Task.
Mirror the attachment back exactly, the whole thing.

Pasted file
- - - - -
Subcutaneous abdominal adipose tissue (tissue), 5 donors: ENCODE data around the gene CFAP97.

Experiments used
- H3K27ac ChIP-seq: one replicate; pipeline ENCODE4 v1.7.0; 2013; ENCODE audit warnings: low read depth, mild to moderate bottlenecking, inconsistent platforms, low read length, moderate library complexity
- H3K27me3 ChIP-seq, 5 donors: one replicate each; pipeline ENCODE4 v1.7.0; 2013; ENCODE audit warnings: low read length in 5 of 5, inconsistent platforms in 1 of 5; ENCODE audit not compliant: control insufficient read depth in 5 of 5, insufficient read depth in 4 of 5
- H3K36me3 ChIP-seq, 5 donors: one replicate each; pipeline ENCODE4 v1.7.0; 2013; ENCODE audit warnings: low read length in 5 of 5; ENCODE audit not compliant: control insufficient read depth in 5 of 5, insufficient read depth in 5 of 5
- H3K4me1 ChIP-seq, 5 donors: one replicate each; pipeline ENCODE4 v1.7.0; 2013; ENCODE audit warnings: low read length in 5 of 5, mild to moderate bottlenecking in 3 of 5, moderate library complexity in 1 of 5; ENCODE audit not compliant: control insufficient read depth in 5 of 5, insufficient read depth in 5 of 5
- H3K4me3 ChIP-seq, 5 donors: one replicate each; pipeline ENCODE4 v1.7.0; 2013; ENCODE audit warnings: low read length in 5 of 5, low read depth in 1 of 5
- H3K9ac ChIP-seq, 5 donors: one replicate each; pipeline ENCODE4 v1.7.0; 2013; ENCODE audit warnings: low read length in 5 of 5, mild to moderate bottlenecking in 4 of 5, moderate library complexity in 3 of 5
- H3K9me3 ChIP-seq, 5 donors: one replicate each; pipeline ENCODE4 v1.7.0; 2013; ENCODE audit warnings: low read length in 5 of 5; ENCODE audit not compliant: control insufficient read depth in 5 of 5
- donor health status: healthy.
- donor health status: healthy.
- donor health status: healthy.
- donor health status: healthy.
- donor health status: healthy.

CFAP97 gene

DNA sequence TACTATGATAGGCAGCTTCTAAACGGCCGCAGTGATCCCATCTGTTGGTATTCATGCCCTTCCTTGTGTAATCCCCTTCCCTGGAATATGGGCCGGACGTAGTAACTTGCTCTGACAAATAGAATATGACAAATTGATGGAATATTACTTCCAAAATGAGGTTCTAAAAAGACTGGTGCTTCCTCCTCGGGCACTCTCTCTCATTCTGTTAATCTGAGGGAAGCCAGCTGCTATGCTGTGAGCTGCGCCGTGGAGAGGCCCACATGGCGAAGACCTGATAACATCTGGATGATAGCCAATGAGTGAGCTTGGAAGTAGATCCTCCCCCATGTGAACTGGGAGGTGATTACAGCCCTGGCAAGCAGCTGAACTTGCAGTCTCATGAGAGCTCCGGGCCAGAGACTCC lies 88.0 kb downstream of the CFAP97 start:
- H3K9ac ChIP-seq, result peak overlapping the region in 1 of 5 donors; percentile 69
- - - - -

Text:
Subcutaneous abdominal adipose tissue (tissue), 5 donors: ENCODE data around the gene CFAP97.

Experiments used
- H3K27ac ChIP-seq: one replicate; pipeline ENCODE4 v1.7.0; 2013; ENCODE audit warnings: low read depth, mild to moderate bottlenecking, inconsistent platforms, low read length, moderate library complexity
- H3K27me3 ChIP-seq, 5 donors: one replicate each; pipeline ENCODE4 v1.7.0; 2013; ENCODE audit warnings: low read length in 5 of 5, inconsistent platforms in 1 of 5; ENCODE audit not compliant: control insufficient read depth in 5 of 5, insufficient read depth in 4 of 5
- H3K36me3 ChIP-seq, 5 donors: one replicate each; pipeline ENCODE4 v1.7.0; 2013; ENCODE audit warnings: low read length in 5 of 5; ENCODE audit not compliant: control insufficient read depth in 5 of 5, insufficient read depth in 5 of 5
- H3K4me1 ChIP-seq, 5 donors: one replicate each; pipeline ENCODE4 v1.7.0; 2013; ENCODE audit warnings: low read length in 5 of 5, mild to moderate bottlenecking in 3 of 5, moderate library complexity in 1 of 5; ENCODE audit not compliant: control insufficient read depth in 5 of 5, insufficient read depth in 5 of 5
- H3K4me3 ChIP-seq, 5 donors: one replicate each; pipeline ENCODE4 v1.7.0; 2013; ENCODE audit warnings: low read length in 5 of 5, low read depth in 1 of 5
- H3K9ac ChIP-seq, 5 donors: one replicate each; pipeline ENCODE4 v1.7.0; 2013; ENCODE audit warnings: low read length in 5 of 5, mild to moderate bottlenecking in 4 of 5, moderate library complexity in 3 of 5
- H3K9me3 ChIP-seq, 5 donors: one replicate each; pipeline ENCODE4 v1.7.0; 2013; ENCODE audit warnings: low read length in 5 of 5; ENCODE audit not compliant: control insufficient read depth in 5 of 5
- donor health status: healthy.
- donor health status: healthy.
- donor health status: healthy.
- donor health status: healthy.
- donor health status: healthy.

CFAP97 gene

DNA sequence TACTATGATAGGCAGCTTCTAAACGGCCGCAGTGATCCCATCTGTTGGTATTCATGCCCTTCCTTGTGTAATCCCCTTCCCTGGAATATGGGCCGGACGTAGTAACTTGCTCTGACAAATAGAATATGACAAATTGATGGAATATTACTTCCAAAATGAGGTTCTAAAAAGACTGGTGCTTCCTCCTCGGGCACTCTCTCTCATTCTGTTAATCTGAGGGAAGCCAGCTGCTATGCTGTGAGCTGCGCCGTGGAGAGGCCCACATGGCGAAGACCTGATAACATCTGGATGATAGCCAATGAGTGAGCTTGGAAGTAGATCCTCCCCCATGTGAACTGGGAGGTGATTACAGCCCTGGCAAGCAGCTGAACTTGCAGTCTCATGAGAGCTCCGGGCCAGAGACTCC lies 88.0 kb downstream of the CFAP97 start:
- H3K9ac ChIP-seq, result peak overlapping the region in 1 of 5 donors; percentile 69